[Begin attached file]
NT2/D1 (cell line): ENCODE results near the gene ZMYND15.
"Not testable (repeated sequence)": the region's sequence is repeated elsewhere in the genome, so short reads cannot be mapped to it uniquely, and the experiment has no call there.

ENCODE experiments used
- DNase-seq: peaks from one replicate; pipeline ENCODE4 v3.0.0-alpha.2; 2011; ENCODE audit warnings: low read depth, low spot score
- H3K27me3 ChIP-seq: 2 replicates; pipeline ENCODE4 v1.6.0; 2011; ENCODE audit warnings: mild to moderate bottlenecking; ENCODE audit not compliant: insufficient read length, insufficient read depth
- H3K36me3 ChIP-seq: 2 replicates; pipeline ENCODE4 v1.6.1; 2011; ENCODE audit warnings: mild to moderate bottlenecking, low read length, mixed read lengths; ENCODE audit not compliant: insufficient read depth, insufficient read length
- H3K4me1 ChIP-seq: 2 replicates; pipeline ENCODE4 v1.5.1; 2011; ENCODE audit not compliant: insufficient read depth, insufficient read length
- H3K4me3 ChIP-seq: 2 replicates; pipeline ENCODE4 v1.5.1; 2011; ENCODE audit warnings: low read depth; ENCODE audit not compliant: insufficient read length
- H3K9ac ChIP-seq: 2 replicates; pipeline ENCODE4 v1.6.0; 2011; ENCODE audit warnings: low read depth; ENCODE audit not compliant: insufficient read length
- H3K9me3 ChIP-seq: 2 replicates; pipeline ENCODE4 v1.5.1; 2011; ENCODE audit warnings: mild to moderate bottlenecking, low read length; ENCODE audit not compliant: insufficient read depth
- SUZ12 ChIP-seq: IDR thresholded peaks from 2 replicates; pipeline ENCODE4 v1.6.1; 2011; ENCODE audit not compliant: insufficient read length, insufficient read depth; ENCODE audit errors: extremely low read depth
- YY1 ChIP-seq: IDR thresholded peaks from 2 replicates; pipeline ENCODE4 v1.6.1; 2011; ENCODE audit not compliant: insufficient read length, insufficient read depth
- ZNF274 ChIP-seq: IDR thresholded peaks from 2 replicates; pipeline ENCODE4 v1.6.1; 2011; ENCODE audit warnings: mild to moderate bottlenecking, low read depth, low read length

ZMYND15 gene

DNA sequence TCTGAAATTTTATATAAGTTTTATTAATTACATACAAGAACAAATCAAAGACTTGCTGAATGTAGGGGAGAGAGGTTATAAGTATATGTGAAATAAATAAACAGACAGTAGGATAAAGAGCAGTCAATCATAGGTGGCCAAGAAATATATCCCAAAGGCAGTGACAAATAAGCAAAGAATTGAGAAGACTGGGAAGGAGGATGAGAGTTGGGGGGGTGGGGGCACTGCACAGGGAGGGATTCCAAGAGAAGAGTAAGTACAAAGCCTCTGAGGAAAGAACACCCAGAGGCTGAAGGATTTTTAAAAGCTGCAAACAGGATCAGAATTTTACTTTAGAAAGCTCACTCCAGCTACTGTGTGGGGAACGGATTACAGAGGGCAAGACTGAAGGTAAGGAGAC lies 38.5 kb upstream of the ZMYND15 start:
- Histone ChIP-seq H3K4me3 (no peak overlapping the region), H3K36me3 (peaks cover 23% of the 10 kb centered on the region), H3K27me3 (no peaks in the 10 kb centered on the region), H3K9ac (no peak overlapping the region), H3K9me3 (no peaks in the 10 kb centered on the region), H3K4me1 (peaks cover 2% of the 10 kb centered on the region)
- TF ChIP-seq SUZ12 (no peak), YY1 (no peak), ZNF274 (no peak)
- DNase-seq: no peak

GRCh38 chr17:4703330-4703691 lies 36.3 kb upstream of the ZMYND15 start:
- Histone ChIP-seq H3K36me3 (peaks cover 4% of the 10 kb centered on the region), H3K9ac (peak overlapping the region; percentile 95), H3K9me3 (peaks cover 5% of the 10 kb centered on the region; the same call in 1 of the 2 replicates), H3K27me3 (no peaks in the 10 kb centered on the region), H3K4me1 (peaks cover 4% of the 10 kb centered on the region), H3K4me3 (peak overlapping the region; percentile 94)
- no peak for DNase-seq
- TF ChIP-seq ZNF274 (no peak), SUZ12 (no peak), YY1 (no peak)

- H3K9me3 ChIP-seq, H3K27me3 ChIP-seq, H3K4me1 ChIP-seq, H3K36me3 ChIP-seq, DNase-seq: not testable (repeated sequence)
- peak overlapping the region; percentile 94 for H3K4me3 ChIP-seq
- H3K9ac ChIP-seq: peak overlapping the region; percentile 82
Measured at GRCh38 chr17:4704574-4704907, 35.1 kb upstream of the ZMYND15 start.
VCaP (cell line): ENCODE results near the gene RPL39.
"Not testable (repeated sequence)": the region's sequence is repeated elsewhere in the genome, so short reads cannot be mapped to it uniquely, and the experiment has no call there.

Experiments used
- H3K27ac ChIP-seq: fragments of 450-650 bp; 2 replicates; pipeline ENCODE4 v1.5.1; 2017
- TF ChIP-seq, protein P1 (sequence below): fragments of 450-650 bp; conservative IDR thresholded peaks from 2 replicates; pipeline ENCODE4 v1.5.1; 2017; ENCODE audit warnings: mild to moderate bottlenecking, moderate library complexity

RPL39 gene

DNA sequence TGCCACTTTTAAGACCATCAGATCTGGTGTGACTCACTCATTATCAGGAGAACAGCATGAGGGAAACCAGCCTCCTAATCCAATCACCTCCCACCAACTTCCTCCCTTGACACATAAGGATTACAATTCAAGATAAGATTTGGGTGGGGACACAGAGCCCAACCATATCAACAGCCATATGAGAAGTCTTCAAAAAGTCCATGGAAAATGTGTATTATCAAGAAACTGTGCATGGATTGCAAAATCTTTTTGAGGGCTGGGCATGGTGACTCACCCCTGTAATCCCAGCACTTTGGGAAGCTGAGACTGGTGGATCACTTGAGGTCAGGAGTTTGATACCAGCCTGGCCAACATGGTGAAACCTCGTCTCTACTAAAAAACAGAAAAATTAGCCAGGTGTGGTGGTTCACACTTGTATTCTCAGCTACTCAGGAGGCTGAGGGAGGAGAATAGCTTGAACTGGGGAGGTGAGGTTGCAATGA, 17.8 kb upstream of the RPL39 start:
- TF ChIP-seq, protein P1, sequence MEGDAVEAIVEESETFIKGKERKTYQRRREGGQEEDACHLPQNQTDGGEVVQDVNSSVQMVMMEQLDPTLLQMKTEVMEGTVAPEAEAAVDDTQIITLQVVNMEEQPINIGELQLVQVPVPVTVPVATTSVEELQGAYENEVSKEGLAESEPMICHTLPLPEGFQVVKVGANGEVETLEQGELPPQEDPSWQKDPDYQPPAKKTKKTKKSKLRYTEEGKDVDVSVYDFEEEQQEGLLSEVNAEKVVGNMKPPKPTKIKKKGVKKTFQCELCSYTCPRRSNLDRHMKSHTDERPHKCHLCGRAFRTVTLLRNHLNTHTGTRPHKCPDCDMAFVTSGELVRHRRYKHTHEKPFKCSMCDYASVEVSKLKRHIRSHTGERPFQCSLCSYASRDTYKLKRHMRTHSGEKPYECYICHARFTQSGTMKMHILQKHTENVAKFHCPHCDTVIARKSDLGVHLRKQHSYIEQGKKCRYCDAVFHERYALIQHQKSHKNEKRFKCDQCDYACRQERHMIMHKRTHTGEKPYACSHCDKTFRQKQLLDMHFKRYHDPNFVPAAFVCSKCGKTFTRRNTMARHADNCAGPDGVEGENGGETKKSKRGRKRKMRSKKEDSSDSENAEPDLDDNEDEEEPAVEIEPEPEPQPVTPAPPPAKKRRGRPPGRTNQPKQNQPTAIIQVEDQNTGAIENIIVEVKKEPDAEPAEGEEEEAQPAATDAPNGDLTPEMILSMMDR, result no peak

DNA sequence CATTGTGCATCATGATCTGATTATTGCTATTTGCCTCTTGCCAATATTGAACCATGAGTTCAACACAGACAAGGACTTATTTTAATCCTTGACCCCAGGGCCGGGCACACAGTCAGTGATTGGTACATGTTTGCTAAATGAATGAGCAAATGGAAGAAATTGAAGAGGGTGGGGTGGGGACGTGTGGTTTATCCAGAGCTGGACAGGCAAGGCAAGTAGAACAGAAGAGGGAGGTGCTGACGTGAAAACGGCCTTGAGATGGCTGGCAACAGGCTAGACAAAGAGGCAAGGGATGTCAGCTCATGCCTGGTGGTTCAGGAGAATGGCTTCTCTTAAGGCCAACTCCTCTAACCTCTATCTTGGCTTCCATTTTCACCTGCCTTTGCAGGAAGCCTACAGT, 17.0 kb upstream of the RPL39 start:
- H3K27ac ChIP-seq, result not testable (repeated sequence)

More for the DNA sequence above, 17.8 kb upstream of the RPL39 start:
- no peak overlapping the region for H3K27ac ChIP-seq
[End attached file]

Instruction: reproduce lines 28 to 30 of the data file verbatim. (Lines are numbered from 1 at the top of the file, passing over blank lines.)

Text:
"Not testable (repeated sequence)": the region's sequence is repeated elsewhere in the genome, so short reads cannot be mapped to it uniquely, and the experiment has no call there.

Experiments used
- H3K27ac ChIP-seq: fragments of 450-650 bp; 2 replicates; pipeline ENCODE4 v1.5.1; 2017